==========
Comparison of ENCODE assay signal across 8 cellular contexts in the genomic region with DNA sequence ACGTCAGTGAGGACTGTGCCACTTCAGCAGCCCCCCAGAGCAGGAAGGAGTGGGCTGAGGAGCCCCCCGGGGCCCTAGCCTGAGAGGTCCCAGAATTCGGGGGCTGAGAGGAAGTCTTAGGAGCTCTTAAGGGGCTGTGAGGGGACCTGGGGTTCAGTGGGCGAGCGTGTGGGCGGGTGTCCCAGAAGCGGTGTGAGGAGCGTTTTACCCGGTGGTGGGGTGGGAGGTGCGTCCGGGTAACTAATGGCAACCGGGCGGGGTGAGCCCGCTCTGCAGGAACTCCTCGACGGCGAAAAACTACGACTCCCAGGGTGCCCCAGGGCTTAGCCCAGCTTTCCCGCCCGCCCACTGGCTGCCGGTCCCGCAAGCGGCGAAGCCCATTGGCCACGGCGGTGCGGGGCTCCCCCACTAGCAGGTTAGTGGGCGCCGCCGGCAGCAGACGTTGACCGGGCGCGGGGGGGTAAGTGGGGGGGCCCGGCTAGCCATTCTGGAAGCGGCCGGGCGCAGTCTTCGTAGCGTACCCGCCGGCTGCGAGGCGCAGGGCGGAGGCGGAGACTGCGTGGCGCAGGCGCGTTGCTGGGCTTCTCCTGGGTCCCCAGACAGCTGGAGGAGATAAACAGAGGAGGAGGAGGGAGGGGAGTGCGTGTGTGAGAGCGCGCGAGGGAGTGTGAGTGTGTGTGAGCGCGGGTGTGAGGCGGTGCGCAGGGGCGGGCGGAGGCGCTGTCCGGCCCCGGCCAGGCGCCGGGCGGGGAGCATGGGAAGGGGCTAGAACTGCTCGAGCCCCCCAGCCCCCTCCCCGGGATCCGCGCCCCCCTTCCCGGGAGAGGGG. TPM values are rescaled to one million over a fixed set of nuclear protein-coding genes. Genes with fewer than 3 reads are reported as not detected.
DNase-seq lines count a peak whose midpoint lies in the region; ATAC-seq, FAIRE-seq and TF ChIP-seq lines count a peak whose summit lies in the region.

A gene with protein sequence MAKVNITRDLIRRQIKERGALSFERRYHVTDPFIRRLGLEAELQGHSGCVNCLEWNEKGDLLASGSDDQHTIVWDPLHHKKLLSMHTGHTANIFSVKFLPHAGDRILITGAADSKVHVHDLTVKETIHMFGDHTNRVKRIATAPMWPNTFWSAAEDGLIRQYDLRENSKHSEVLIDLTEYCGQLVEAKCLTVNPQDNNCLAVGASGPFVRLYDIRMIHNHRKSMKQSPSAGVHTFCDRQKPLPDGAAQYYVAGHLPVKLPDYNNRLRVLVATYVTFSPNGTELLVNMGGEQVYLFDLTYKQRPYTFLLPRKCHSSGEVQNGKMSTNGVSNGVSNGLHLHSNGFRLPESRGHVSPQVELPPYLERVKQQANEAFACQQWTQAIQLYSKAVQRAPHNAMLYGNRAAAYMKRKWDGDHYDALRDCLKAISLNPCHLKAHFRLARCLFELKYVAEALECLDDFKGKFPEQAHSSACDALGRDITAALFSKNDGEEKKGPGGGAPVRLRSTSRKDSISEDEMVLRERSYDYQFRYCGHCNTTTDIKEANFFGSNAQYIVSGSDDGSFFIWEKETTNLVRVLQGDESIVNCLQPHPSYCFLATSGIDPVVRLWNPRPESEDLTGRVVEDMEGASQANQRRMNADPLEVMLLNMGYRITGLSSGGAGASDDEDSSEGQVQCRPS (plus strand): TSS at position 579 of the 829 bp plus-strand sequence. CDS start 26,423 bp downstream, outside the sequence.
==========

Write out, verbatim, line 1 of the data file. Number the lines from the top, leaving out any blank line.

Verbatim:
Comparison of ENCODE assay signal across 8 cellular contexts in the genomic region with DNA sequence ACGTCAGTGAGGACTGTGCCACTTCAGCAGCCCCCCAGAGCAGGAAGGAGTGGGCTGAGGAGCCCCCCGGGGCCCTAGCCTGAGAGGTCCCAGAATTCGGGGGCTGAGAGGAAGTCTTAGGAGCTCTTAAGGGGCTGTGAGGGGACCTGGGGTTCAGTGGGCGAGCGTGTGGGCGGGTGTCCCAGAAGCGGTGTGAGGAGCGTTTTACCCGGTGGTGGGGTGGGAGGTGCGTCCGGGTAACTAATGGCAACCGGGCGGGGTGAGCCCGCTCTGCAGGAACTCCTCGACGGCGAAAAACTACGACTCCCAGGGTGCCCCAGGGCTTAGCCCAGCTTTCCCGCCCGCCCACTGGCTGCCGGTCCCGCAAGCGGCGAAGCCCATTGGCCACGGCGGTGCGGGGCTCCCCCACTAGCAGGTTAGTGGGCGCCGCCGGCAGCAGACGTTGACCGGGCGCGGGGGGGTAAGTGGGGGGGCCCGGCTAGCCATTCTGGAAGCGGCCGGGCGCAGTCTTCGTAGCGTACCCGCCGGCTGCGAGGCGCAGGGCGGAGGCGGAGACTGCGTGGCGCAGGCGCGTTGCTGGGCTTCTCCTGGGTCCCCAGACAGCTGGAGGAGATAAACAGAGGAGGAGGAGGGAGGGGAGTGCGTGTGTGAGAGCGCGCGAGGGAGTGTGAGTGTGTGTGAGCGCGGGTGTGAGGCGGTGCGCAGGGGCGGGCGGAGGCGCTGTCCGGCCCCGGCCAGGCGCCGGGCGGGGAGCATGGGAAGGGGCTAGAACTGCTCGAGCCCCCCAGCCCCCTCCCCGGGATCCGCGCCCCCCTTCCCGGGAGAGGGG. TPM values are rescaled to one million over a fixed set of nuclear protein-coding genes. Genes with fewer than 3 reads are reported as not detected.